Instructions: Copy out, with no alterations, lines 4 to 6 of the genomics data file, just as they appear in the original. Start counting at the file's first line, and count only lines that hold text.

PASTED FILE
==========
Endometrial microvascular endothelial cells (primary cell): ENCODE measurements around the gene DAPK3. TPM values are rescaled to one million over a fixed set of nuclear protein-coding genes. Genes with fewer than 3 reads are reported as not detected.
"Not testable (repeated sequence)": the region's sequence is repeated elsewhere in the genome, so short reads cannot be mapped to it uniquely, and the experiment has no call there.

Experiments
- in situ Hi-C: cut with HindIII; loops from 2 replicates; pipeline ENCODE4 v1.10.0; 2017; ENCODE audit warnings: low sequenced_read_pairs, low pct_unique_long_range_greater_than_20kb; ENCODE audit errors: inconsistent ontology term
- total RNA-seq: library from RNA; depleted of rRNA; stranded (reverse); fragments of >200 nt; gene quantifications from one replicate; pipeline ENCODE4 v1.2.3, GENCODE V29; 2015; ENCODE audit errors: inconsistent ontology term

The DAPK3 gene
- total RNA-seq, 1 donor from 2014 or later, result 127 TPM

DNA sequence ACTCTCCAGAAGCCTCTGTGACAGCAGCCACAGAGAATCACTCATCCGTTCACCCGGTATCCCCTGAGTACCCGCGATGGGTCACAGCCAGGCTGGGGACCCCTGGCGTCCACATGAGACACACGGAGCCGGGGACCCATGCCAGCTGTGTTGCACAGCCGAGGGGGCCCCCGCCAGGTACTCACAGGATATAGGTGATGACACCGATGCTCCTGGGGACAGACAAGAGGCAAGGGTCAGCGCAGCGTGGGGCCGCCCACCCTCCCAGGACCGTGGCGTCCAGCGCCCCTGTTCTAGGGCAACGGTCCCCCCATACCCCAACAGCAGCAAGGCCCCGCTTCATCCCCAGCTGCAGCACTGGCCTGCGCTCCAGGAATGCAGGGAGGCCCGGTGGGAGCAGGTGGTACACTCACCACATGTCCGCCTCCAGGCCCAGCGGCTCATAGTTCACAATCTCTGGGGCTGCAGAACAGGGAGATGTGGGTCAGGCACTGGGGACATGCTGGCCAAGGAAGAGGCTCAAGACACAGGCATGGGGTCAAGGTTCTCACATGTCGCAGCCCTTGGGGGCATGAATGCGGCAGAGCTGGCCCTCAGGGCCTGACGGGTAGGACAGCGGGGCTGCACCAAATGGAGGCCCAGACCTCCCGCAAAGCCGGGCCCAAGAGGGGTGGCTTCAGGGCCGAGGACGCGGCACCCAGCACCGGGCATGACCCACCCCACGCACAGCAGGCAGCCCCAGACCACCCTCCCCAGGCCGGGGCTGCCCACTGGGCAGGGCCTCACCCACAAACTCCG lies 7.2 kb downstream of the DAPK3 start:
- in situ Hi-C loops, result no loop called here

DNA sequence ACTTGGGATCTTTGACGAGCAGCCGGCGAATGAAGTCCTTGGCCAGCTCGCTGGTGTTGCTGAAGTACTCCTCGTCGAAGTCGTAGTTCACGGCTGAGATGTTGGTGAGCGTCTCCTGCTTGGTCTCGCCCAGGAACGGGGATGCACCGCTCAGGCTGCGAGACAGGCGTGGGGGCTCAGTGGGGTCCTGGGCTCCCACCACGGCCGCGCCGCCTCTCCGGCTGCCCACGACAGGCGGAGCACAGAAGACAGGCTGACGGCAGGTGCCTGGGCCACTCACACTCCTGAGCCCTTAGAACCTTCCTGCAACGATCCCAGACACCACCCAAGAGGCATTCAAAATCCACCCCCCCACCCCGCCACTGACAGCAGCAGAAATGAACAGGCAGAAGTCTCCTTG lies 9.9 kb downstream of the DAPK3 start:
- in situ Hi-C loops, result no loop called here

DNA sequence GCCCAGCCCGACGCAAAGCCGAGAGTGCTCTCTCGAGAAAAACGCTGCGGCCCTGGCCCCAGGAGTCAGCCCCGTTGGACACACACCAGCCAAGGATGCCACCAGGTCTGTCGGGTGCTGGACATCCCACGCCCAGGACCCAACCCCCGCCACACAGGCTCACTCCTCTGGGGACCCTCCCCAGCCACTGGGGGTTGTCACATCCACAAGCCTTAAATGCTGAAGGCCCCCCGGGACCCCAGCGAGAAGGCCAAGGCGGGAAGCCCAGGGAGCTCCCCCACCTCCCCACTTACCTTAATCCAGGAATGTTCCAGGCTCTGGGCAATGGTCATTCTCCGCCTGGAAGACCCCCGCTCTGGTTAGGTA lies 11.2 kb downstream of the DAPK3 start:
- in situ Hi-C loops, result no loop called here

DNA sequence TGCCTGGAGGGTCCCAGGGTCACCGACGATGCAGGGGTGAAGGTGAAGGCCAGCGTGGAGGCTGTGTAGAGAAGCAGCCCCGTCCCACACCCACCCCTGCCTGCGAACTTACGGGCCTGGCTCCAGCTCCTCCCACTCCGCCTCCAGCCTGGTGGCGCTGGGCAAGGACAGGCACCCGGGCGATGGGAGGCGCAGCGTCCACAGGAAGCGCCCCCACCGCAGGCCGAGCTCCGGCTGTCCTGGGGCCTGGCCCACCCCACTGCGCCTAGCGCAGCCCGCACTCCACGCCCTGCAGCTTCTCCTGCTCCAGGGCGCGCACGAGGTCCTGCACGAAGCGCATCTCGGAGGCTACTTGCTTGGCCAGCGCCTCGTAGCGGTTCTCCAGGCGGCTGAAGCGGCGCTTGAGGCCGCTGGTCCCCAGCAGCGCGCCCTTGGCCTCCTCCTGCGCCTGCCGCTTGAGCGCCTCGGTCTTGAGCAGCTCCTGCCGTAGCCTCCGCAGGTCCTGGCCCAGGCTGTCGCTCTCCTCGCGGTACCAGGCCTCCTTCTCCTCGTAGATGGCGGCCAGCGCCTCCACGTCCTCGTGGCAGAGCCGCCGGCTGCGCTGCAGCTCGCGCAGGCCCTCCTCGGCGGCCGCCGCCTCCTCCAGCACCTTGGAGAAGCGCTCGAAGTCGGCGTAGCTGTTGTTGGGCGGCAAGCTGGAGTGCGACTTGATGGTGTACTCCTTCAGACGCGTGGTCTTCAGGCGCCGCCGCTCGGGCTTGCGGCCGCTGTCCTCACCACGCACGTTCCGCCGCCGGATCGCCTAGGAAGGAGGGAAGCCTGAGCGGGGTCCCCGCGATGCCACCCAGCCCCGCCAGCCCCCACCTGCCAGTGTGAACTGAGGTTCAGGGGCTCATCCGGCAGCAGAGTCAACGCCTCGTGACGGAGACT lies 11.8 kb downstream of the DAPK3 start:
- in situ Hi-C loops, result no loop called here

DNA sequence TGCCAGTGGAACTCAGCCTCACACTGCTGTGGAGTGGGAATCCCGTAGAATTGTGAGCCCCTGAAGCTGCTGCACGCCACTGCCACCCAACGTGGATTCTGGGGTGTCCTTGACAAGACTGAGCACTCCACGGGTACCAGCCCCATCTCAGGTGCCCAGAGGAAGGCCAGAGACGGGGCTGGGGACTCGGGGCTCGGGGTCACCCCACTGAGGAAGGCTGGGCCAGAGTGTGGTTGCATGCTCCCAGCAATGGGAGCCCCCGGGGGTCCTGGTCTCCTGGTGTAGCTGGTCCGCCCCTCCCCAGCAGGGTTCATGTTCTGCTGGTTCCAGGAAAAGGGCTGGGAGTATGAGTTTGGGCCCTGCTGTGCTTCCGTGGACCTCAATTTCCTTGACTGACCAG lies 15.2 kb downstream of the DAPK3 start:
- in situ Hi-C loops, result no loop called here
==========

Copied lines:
- in situ Hi-C: cut with HindIII; loops from 2 replicates; pipeline ENCODE4 v1.10.0; 2017; ENCODE audit warnings: low sequenced_read_pairs, low pct_unique_long_range_greater_than_20kb; ENCODE audit errors: inconsistent ontology term
- total RNA-seq: library from RNA; depleted of rRNA; stranded (reverse); fragments of >200 nt; gene quantifications from one replicate; pipeline ENCODE4 v1.2.3, GENCODE V29; 2015; ENCODE audit errors: inconsistent ontology term

The DAPK3 gene